Franco-Brazilian M&A and how to manage complex financial risk - BNP Paribas CIB
 
Tuesday 11 August 2020

Risk.net discusses the challenges of building and executing a hedging solution across currencies and territories in a complex political landscape – with Djamel Bruimaud and Stephane Benhamou, interest rates and foreign exchange specialists at BNP Paribas Global Markets.


Successfully closing a cross-border acquisition in an emerging market requires creativity, local knowledge and strong risk management expertise. The right partner will bring all three elements to the table, and more.

Early in 2018, BNP Paribas supported a consortium led by French energy company Engie with the purchase of 90% of the Brazilian natural gas transmission network owner Transportadora de Gas (TAG) for $8.6 billion. Working closely with Engie over the following year, the bank delivered a hedging solution designed to match the consortium's complex risk management needs. In-depth local knowledge and emerging markets experience, as well as the ability to innovate and adapt, helped BNP Paribas create a tailored solution to support this acquisition.

The challenge was twofold – as well as managing the uncertainty around winning the auction to purchase TAG, the consortium needed to maximise its bid and minimise market risk relating to the project. The mismatch between the debt and equity currency, which were to be raised mainly in US dollars, and the actual purchase price, which was in Brazilian real, created a foreign exchange risk. Moreover, the financing models assumed a long-term fixed cost of debt while the facilities themselves were priced on a floating basis.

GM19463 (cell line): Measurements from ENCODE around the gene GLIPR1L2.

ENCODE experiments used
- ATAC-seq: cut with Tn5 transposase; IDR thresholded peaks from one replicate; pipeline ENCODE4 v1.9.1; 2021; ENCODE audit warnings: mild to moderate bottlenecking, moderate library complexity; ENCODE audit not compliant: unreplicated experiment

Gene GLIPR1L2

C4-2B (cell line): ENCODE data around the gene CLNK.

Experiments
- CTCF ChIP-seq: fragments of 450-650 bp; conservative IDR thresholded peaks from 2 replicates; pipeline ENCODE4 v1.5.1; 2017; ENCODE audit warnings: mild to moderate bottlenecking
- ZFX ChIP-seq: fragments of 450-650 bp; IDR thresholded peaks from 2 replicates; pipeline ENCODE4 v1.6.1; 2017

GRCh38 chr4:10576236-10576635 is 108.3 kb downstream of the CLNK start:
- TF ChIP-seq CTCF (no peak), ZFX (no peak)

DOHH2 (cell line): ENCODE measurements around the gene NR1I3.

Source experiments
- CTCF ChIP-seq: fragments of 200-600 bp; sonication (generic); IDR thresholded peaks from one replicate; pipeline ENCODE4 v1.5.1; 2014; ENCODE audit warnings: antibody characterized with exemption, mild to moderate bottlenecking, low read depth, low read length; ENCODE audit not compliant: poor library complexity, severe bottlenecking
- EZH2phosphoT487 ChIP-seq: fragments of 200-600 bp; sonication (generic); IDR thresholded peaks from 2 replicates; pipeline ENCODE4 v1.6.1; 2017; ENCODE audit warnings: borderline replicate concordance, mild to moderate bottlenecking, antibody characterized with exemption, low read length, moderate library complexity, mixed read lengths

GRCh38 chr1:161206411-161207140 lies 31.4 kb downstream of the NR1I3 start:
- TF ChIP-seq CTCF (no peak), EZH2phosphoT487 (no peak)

The result was a series of carefully structured FX hedges for the various capital injections, coupled with an interest rate swap contingent on the successful completion of the acquisition. 
 
What role did BNP Paribas play in this transaction?
Stephane Benhamou: Using our strong derivatives expertise and deep experience of emerging markets, including local knowledge of Brazil, we developed an innovative solution to support the consortium's bid. The bank's integrated merger and acquisition (M&A) risk management offering draws from multiple areas of the business to help clients navigate such complex situations.